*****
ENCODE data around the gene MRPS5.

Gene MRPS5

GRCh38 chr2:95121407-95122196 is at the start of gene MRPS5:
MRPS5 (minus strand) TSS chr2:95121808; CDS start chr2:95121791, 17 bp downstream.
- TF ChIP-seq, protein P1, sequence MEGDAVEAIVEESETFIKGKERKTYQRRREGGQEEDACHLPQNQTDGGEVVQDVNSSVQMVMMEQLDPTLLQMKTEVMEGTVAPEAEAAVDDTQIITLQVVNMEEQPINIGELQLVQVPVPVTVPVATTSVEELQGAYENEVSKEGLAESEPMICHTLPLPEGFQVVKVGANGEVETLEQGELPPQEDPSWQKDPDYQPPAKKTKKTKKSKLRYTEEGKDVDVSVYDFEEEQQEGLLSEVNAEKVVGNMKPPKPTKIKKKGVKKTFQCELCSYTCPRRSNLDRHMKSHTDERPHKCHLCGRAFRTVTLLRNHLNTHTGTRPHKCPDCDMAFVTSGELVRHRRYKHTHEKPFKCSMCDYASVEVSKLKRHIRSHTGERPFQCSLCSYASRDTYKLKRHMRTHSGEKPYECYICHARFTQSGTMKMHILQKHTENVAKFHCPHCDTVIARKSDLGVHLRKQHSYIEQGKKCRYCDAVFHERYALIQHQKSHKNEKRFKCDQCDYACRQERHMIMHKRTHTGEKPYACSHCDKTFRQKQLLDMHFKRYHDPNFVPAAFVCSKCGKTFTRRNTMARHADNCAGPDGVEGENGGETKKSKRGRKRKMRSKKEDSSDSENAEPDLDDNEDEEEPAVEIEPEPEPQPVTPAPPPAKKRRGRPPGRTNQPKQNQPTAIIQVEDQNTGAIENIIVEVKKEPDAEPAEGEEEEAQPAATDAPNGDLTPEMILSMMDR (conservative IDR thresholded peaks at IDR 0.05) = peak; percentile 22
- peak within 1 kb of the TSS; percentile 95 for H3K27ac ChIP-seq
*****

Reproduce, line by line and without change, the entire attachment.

ENCODE data around the gene MRPS5.

Gene MRPS5

GRCh38 chr2:95121407-95122196 is at the start of gene MRPS5:
MRPS5 (minus strand) TSS chr2:95121808; CDS start chr2:95121791, 17 bp downstream.
- TF ChIP-seq, protein P1, sequence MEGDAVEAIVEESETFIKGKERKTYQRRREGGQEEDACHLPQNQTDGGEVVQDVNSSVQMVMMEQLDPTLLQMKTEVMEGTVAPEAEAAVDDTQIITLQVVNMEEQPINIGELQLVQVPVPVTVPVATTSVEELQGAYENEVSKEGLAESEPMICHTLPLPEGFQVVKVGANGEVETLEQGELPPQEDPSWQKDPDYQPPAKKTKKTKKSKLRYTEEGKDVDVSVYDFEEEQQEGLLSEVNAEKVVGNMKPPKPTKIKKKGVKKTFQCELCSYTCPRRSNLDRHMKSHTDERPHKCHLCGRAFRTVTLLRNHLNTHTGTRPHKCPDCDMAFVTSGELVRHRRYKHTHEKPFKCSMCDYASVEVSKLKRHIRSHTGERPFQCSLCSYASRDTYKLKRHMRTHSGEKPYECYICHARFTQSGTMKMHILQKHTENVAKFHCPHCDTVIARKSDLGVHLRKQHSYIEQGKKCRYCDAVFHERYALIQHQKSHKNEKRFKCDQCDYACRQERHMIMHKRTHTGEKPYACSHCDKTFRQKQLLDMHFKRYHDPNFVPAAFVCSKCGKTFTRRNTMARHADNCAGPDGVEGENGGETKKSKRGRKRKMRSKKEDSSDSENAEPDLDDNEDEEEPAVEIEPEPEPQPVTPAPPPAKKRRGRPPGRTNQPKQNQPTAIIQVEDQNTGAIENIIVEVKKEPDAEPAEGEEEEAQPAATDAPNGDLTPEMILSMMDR (conservative IDR thresholded peaks at IDR 0.05) = peak; percentile 22
- peak within 1 kb of the TSS; percentile 95 for H3K27ac ChIP-seq